Griffey Jr. & Piazza Hall of Fame – Chuck Barberini

Real Estate Agent Serving Contra Costa County

Barberini Robinson Real Estate Group

Griffey Jr. & Piazza Hall of Fame – Chuck Barberini

As a long time baseball fan, I am very pleased with this year’s inductees. Ken Griffey Jr. and Mike Piazza. Two great players that could have not been more different, not only in their careers, but also in the roads that lead them to the Hall of Fame.

When you consider the thinning out process on the path to the major leagues, it really is remarkable. Every city has a little league program and there are many teams for the 6-7 & 8-year-old kids, along the way many of those kids get bored and stop playing and by the time young boys are eighth graders there are only a hand full of teams because so many have dropped out, or in this day and age, moved on to lacrosse. The survivors then move on to high school where the cream starts to rise to the top, of all of the little leaguers that enter the 9th grade only 15-20 players make the freshman team.

By the time a player becomes a senior, there is probably only 8-10 players left playing. This is every high school in every town in the country. The survivors then move on to college where the thinning continues, unless you are one of the very elite players and sign a professional contract right out of High School.

If you are fortunate enough to get signed by one of the 32 professional organizations, you start playing for one of the team’s 6 – 8 minor league affiliates with other survivors, only this time you are with survivors from all over the world. The best move up, surviving the thinning out, surviving injuries, and travel and being away from home and coaches that you don’t get along with and if you survive all of that, you make one of the 32 teams.

You have been the best of the best in little league and high school and college and through the minor leagues and you finally arrive, you make the show, you’ve got it made, or do you? No, now you have to become a regular and earn a position and keep that position year after year while other survivors try to take it away from you. If can do that and do it well and do it long enough, then maybe, you will survive once more and become a member of the Hall of Fame.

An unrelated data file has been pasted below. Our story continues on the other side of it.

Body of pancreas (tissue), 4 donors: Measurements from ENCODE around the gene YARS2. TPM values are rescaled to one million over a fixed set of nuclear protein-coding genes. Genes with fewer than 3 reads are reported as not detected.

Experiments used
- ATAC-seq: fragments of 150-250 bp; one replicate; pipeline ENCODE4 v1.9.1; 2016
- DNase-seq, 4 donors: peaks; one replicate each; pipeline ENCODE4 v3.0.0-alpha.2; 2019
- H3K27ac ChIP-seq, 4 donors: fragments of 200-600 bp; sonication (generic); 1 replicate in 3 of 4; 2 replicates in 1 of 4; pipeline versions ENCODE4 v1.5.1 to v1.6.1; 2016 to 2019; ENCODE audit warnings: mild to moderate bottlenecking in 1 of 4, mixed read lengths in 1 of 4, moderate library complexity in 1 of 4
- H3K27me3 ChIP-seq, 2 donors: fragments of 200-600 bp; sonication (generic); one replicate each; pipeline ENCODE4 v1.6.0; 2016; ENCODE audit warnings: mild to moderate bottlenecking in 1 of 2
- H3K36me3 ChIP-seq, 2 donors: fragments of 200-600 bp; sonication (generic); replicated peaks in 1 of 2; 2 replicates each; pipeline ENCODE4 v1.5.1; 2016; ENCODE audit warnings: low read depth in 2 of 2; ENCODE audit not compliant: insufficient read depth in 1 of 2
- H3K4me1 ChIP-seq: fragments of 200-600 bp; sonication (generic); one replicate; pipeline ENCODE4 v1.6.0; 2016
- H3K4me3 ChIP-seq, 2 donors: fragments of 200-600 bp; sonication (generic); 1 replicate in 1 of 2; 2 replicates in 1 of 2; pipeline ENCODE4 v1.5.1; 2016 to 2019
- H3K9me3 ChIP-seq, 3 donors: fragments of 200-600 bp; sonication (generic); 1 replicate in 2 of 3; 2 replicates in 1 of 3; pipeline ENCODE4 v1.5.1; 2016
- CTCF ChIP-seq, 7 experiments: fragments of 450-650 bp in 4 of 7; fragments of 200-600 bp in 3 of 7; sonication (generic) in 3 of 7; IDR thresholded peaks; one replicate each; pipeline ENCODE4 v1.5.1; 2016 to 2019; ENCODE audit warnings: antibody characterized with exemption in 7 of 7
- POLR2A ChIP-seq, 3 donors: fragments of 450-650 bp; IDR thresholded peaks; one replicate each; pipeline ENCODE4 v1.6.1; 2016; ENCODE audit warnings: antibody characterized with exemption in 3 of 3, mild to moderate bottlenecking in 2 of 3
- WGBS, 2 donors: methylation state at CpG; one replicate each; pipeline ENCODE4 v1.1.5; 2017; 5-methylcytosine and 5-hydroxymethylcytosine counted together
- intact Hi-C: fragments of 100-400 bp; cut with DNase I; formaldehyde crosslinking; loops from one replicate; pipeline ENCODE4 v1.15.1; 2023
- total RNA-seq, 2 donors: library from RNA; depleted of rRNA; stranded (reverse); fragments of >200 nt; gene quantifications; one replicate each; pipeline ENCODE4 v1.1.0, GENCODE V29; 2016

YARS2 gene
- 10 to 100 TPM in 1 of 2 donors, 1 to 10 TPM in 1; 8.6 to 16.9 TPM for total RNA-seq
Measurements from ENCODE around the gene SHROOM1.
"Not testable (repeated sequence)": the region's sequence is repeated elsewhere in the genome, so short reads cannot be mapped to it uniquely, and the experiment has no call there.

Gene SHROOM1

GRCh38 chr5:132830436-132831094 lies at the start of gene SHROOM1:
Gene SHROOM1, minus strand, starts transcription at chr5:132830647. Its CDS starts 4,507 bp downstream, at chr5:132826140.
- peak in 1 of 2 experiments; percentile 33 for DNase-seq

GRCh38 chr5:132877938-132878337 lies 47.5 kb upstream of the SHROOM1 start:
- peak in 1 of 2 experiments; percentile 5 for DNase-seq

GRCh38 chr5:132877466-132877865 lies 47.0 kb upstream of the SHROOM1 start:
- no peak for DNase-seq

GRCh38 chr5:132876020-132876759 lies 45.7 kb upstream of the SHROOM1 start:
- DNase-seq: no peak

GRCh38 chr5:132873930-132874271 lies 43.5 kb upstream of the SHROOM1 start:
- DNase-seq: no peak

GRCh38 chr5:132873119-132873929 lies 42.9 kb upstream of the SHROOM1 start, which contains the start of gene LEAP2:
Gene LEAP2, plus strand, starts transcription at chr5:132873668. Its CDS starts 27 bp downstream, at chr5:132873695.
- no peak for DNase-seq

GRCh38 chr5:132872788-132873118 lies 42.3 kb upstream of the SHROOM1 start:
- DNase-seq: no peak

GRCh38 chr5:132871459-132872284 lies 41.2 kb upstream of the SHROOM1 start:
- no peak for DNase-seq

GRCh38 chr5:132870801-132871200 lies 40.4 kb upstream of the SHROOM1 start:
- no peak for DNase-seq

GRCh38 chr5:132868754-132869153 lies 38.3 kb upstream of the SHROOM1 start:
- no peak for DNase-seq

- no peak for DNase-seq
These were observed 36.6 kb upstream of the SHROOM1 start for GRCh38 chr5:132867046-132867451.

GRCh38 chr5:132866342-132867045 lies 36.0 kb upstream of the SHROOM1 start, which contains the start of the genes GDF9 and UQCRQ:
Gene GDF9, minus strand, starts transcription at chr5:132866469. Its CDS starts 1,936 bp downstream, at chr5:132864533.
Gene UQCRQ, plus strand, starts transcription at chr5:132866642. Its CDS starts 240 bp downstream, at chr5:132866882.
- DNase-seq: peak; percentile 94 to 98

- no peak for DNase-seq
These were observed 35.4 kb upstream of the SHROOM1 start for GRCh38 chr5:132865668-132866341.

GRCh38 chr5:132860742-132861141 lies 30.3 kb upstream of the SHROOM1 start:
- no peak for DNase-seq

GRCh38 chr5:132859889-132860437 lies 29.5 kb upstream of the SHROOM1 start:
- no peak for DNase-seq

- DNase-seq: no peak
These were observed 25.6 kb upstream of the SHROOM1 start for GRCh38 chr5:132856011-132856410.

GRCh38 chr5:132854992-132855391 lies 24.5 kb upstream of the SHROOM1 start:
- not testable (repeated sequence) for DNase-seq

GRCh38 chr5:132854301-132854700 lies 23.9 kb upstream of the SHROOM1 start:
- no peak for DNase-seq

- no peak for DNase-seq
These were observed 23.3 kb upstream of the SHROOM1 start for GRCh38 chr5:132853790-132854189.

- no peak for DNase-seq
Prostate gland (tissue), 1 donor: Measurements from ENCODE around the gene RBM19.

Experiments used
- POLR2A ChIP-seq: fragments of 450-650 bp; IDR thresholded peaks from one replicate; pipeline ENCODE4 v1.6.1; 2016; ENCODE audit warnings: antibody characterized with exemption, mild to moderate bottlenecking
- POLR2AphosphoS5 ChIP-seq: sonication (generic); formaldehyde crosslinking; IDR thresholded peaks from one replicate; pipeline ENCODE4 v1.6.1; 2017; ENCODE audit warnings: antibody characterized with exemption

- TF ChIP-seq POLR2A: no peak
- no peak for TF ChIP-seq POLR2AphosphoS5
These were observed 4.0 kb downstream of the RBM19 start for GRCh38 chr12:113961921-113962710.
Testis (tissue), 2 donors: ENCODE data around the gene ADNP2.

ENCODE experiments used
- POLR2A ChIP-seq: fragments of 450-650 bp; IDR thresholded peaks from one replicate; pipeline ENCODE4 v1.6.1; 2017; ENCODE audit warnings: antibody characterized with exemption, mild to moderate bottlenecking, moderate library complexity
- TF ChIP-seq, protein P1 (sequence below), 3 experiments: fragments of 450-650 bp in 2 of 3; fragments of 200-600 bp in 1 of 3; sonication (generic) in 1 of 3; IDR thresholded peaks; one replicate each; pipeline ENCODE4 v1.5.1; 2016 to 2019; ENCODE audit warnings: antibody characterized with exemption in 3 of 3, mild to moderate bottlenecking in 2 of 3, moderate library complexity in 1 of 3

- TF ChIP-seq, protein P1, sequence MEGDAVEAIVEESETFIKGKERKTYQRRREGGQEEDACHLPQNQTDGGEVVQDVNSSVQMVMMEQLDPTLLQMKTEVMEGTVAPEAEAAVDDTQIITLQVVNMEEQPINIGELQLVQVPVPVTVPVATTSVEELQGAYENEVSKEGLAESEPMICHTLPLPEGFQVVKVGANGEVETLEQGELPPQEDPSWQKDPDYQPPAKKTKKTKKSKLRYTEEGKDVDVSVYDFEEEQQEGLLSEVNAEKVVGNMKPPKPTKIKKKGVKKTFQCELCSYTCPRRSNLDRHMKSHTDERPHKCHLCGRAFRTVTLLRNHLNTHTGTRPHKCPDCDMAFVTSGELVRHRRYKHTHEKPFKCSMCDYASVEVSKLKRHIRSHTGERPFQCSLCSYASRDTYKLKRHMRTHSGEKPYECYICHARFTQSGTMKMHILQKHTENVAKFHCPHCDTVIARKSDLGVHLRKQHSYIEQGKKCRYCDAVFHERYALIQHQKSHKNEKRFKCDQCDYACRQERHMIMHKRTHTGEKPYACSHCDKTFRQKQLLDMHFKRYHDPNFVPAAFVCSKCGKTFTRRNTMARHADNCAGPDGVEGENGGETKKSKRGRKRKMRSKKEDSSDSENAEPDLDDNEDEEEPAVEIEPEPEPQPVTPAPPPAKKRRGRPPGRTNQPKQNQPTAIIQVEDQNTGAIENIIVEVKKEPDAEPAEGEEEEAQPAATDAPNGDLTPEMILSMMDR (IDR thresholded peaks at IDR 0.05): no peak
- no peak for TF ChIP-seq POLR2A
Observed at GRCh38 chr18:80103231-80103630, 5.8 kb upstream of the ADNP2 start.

Ken Griffey Jr. is a baseball legacy, his dad a professional player and he grew up in and around professional baseball, he was a number one draft choice and starter for the Mariners while still a teenager. He was smoother and graceful, he hit with power and made unbelievable plays in the outfield.
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Piazza-MetsMike Piazza had a dream and worked, he hit every day as a youth in a back yard batting cage, when it snowed, he wrapped his bat in pipe insulation. He was picked in the 62nd round of the draft and didn’t start playing catcher until he was a professional.

Despite the different routes to Cooperstown and the Baseball Hall of Fame, these two survivors shared the stage yesterday and achieved what so few do. They will always be remembered along with the legends of the game.

Check out a couple of the links the I have attached on these two Hall of Famers. I really like the two by Grant Brisbee  @mccoveychron …

Let me know what you think, Chuck

Mike Piazza was terrifying and the Dodgers should have kept him
Ken Griffey Jr. was a transcendent motherf**ker
Mike Piazza and Ken Griffey Jr. inducted into Baseball Hall of Fame

Tribune news services